The Bricktosser

A place for me to rant, ramble and rave about all things comics related.

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Location: Chicago, Illinois, United States

Thursday, January 19, 2006

Seven Soldiers Appreciation [Big Pile o' Comics Part II]

Okay, so more superhero stuff today...

I just caught most of the way up with the Seven Soldiers of Victory series(es) that Grant Morrison has been writing. My Seven Soldiers experience highlights a problem I have with comics: I put off reading them, and I fall behind.

This is particularly a problem with good comics. Good comics usually require attention. They can be dense, challenging, oblique, subtle. A lot of comics I enjoy (such as Quasar, or Superman) do not require attention. They are fluff. They are, at best, the action movies of the comics world. I won't say they aren't good, but they are not the same animal as V for Vendetta.

So when I sit down with my week's worth of comics, there are comics I set aside to read later. I don't want to concentrate, I don't want to have to pay attention, my attentions are elsewhere. Add to this that there are some types of comics that I really need to warm up to, particularly fantasy comics. Something about a comic with a guy holding a sword always feels like more work that a straight-up cape-and-tights drama. Maybe it's all those "thees" "thous" and "forsooths." I never cared for Thor comics much, either, come to think of it.

That brings us to Seven Soldiers of Victory. Grant Morrison has set about telling a story made up of seven substories, each one a standalone story that can be read on its own, but that ties into a much larger saga. And you can read them all issue by issue at the same time and see them start to tie together and indirectly reference each other. They have allusions to a lot of comics history and lots of in-jokes which are subtle enough to not be annoying if you don't get them, but neato if you do. And each sub-story is a different style, and a different genre. All have some heroic elements, but they range from post-modern mainstream super-hero (Zatanna) to fringe super-hero satire (Bulleteer) to ...fantasy. And that's when my "this is too much work" voice kicked in, and I set aside Shining Knight #1 (one of the first chapters). And then I misplaced it. And once I was behind with such a complex story, I was sunk.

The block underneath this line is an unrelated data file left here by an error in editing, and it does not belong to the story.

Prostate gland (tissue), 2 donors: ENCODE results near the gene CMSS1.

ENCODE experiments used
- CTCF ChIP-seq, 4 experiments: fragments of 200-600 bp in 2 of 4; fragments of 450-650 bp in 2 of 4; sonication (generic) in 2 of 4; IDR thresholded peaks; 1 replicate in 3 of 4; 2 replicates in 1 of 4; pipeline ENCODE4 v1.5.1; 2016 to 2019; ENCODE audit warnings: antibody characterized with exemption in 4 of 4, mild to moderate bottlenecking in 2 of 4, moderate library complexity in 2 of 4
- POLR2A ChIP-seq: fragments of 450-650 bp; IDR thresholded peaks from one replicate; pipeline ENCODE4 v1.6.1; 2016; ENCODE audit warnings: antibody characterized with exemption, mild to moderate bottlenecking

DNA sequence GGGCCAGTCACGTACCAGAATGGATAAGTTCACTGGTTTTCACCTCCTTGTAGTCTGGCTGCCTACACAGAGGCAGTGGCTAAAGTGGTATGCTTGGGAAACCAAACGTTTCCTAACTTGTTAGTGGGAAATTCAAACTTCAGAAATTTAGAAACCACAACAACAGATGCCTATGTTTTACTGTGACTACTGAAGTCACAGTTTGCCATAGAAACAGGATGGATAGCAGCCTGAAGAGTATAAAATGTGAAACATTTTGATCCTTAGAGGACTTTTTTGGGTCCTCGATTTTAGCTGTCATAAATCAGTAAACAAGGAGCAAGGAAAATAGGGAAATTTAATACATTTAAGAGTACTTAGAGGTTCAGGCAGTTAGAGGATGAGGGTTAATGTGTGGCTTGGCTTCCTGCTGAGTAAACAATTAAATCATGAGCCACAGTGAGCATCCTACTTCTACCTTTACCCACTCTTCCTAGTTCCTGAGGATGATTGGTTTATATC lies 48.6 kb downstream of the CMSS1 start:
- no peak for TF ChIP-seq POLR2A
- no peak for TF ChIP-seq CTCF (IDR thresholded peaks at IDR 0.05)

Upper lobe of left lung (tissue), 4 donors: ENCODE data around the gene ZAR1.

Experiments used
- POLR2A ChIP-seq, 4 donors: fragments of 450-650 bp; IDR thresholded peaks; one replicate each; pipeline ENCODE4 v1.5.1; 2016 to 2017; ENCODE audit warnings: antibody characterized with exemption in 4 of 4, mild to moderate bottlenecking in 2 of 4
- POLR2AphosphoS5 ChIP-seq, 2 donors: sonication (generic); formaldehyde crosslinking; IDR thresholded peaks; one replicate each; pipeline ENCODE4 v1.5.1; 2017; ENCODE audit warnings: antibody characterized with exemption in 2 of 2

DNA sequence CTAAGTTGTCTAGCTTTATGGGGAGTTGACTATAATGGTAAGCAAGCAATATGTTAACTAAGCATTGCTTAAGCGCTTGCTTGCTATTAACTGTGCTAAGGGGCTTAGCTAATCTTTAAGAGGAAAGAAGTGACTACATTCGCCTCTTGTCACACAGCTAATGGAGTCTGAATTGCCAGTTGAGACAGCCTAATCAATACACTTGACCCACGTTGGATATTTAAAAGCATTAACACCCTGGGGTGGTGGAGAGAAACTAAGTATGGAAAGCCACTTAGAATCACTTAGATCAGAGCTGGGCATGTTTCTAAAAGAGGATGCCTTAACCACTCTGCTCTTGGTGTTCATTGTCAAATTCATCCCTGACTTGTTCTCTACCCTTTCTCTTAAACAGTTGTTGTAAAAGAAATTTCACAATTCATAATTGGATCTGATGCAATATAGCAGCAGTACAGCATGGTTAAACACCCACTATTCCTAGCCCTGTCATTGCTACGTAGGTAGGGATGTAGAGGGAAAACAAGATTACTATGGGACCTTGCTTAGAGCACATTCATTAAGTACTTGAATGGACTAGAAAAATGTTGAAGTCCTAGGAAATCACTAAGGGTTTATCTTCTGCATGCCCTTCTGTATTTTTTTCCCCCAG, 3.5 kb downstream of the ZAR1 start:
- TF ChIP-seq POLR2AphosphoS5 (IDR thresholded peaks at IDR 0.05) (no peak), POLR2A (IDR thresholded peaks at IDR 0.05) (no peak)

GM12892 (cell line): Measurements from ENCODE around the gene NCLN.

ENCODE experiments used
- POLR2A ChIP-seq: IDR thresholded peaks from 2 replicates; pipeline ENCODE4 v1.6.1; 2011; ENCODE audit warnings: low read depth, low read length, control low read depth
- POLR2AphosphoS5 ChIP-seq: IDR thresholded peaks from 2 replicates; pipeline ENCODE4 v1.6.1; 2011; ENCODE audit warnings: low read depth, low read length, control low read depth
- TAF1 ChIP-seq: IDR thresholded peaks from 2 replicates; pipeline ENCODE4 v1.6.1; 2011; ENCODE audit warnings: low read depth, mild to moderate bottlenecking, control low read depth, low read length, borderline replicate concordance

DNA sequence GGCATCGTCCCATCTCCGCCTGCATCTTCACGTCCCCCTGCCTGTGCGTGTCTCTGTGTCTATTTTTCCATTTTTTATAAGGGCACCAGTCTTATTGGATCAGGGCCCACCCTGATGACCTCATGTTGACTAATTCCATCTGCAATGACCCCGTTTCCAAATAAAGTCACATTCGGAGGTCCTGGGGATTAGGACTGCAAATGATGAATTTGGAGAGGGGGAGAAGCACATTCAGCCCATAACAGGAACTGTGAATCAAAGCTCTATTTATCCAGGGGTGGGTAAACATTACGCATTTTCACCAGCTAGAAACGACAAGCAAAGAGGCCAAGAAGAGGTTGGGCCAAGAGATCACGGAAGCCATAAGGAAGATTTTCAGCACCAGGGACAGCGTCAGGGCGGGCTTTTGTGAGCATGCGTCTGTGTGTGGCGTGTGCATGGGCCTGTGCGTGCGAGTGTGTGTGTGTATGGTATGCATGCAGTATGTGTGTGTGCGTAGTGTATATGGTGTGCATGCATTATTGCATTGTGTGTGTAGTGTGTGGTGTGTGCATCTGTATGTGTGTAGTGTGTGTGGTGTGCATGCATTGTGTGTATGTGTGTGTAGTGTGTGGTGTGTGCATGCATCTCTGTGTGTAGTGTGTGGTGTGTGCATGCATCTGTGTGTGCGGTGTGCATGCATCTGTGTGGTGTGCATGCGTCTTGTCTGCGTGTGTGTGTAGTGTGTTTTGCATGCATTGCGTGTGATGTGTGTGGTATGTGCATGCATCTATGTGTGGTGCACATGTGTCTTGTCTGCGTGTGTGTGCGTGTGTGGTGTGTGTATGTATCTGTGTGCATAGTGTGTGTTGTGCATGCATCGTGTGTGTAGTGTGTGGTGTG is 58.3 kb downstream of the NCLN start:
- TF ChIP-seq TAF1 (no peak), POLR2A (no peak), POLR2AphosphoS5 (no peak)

This happens to me a lot. I keep buying comics I do not read. I still have not read all of Alan Moore's Promethea, because the text was way too dense-- and when I went back, I couldn't find them all. It happens with other books, too, like Love and Rockets, which is neither fantasy-based nor dense, but certainly subtle and doesn't stop to catch you up with handy synopses the super-hero comics usually do. Eventually, I gather them up or buy a trade paperback verion (of comics I already own) and read them in one lump, and vow not to fall behind again.

So... Seven Soldiers. Second comic in the series-of-series is filled with Fake Welsh and plenty of brooding and dramatic dialoge and starts in medias res with an unfamiliar fantasty setting. Don't let that stop you, Seven Soldiers is good. Really Good. Reading it in a stack allows certain things to really pop, too, like the slowly-growing picture of what the menace behind the scenes is, and how elaborate and far-reaching the details of the backstory are. And for people like me, they just released a collected volume of the first part of it so you can read it when you're good and ready to pay attention.

If I haven't enticed you already, here are seven reasons to love Seven Soldiers:

  • Klarion, the little poor Goth Boy who makes good
  • Zatanna referring to herself as a Spellaholic
  • Some really amazing fantasy artwork in Shining Knight
  • Mister Miracle: Any comic starring an escape artist has got to be worth reading
  • A tough-guy hero who shouts out newspaper cliches
  • The bittersweet origin of the Bulleteer
  • ...and I can't say anyting about the Frankenstein chapter yet, because I put off reading it.

    I think this is where we came in.

    Blogger bluecanary said...

    The thing is, I prefer reading them in squarebound graphic novels too -- the question is, how do you tell if it's something you want to drop $12 on before you read it? Get a single issue, if it grabs you, wait for the collection? I just hate having to buy the same thing twice, but invariably I'm more likely to read it in a chunk than singly. When did I fall behind on Y? On Lucifer? When I ran out of graphic novels to read.

    For me it's more of a matter of physics and logistics, frankly. Something book-shaped is less slippery, more stackable by the bedside, and harder to lose or hurt. Those individual issues end up everywhere, or worse, the one issue in the middle ends up somewhere else...

    2:24 PM  

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